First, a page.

Yeah, I agree with what I think you're saying, is that there is too much emphasis on college.
I don't think college is for everyone. Some of the things people go to college for, I sometimes wonder why they can't just read a ****-load of curriculum and get their education straight from a book. I would think psychology or my past passion, art history, would be in that category. Like, why don't you just get to educate yourself and then take tests to see if you could be certified?
Look on the bright side: you are not going to be thousands of dollars in debt. My sister in law is 50 years old, a school teacher, and her mail still comes to our house (we live in my late in-laws house) for all the bills she STILL owes. Can you believe that?
Look, college doesn't make you a better person. Sometimes it makes people shitty. I observed throughout my life that the people who do the least amount of work and get paid the most are usually the managerial type who do the least amount of work. A degree helps you get into a position, but it's not the only way to get into a position like that. You gotta work hard to get there. But it gives you character. And I know that sounds like bull, but I mean it. Because life is not "what you are when you grow up". That way of looking at things makes you think that a person is just not a person until they get approval from a college? WTF! You've been a person you're whole life. In other words, you don't grow up and become anything. You've already been something since you were born, and you continue to learn as you live and to be somebody all throughout.
I didn't finish college but I read a lot after I got out, and I would say the best education I got was reading tons of used college books in my chosen subject on my way from Glendale to Pasadena on a bus to work.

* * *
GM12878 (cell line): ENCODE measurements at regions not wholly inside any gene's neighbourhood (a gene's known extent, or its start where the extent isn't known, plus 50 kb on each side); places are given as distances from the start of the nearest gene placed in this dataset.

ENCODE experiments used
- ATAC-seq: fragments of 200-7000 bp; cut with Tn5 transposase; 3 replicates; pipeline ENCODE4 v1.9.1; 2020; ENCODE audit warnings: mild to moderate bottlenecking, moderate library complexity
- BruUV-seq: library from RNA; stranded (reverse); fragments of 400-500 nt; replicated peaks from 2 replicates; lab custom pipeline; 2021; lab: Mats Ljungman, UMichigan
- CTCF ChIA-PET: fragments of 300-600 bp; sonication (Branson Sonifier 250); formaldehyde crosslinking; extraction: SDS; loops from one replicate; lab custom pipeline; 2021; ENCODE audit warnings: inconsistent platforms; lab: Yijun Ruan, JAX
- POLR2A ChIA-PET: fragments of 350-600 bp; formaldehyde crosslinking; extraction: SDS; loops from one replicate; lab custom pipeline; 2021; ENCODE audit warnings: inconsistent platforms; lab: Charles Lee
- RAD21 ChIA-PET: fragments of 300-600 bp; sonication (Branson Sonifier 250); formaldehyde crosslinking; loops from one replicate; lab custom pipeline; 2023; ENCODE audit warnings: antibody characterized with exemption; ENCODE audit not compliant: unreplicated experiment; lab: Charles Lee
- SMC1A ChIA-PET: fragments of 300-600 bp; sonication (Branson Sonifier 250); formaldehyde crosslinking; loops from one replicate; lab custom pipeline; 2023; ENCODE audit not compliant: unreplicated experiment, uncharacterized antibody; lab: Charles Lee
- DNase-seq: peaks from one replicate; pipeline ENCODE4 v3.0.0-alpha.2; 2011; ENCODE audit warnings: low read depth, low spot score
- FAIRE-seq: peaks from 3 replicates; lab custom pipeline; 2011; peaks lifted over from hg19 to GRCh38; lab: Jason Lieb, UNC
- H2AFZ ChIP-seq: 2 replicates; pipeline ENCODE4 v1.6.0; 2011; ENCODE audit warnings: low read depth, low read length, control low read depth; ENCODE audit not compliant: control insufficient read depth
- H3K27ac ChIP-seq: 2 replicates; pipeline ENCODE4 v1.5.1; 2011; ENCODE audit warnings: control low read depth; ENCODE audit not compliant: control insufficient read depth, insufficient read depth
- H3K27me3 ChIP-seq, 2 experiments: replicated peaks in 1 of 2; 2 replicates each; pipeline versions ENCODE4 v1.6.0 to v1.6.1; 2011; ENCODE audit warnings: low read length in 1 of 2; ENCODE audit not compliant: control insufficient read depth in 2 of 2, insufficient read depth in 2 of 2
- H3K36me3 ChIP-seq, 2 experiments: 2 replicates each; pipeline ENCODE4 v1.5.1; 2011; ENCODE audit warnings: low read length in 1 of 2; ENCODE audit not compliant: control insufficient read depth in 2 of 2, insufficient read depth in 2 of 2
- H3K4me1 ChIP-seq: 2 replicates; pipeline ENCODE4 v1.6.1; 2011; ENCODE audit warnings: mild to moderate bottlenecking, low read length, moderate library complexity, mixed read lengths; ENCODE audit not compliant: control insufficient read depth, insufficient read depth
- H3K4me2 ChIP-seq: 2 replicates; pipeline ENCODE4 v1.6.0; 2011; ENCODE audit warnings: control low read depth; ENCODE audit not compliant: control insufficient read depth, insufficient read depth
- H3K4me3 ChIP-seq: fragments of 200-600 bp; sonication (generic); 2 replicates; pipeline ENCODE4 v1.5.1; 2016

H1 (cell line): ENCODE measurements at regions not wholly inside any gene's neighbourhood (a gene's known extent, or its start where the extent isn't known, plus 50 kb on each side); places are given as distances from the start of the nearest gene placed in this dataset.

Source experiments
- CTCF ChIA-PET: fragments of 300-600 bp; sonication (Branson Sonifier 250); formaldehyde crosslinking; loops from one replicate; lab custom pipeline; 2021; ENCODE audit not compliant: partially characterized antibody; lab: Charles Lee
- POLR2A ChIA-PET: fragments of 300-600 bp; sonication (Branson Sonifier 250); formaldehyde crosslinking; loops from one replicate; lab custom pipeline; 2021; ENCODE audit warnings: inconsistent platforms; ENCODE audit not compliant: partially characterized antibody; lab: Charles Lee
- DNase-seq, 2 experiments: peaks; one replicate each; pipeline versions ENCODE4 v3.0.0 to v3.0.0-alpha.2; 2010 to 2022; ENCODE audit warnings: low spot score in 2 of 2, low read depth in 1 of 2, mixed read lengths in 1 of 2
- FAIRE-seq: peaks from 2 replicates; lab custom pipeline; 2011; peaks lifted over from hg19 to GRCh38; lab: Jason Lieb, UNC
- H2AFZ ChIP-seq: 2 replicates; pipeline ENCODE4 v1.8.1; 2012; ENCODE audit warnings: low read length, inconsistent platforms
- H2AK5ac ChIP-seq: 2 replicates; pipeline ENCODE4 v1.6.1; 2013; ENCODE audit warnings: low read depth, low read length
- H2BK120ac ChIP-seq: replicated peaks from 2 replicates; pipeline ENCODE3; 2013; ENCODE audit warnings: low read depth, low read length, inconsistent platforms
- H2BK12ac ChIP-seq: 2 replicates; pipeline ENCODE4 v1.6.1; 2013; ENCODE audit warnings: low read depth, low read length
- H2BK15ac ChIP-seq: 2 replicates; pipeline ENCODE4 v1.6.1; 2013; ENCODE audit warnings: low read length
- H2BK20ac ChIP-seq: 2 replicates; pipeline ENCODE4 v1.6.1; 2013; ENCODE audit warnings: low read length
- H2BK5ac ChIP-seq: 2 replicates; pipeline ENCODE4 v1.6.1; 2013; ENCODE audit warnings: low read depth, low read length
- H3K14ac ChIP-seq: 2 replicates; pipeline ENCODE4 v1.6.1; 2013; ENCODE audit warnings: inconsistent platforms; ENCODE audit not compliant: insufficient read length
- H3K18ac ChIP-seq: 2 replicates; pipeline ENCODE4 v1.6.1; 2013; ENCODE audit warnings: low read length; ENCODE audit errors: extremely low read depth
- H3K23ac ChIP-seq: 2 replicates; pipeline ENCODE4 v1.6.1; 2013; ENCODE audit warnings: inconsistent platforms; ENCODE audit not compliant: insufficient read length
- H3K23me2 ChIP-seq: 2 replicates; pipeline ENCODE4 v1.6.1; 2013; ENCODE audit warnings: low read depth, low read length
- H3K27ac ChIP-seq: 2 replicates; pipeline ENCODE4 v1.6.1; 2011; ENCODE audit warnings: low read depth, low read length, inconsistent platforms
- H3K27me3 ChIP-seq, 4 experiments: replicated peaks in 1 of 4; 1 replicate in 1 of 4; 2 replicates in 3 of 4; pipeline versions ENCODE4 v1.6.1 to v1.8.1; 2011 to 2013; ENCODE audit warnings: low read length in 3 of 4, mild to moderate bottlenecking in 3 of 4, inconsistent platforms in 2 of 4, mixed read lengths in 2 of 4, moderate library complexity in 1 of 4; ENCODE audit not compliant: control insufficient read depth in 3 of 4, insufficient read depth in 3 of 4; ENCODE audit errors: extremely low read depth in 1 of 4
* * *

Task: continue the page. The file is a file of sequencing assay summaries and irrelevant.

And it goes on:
I've seen people with degrees (um, my older sisters) be miserable in life. So do you want a piece of paper that purportedly says how smart you are, but you're miserable and owe tons of money - or would you rather just be happy, have friends, and one day you're own family?
Bottom line is, everyone needs to work and support themselves and/or family. Try to find a trade you can learn or get into a really big, stable corporation in your area that offers lots of room to grow and advance. Sometimes places of employment will pay your tuition. I was offered a chance to have my college paid for by a civil engineering firm in Santa Monica years ago if I learned auto-cad (which is a certificate class I believe). For personal reasons I couldn't do it at the time. But I got offered that as a gopher girl and file keeper.
I went to school part time in the first place, and took two classes. I was working at a menial job. I went into the college's career department and found that job to begin with, advertised at the college. So there's an idea for you.
Even taking one class can give you a connection, even at a community college. Take one class and use the college's resources, they have all the good jobs advertised there.
Trades like welding, plumbing, being an electrician can pay a lot of money without a degree but you need to go to a trade school. If you can't afford that, try getting a job where you can become an apprentice. That'll depend on where you live, but as an example: my husband dropped out of college in his first year. He got a job at a big aviation manufacturer in our state, through somebody his dad knew (never shy away from any contacts you can take advantage of). He was offered an apprenticeship and learned machining, and went on to learn different things and go to schools internally until he got his FAA license and now he's got this high paying inspector's job. He makes $70 k a year (same as his tenured-teacher sister) but gets lots of overtime so he grossed over $110k this year. He had to work a lot, but, we live, and we live comfortably with 3 kids who I stay home take care of. So we can survive with all of us on one income. So there's hope. In fact you really are ahead without having an college loans to pay back. Just make sure you spend and save wisely. When the time is right, you can always go back to school if you have made any money or can get an employer to do it (I know an insurance company that also pays to send people to college). You have lots of options. Just don't pass up a job because you think you're not good enough or it's too boring. Work your way, that's what it's all about whether you got the piece of paper or not!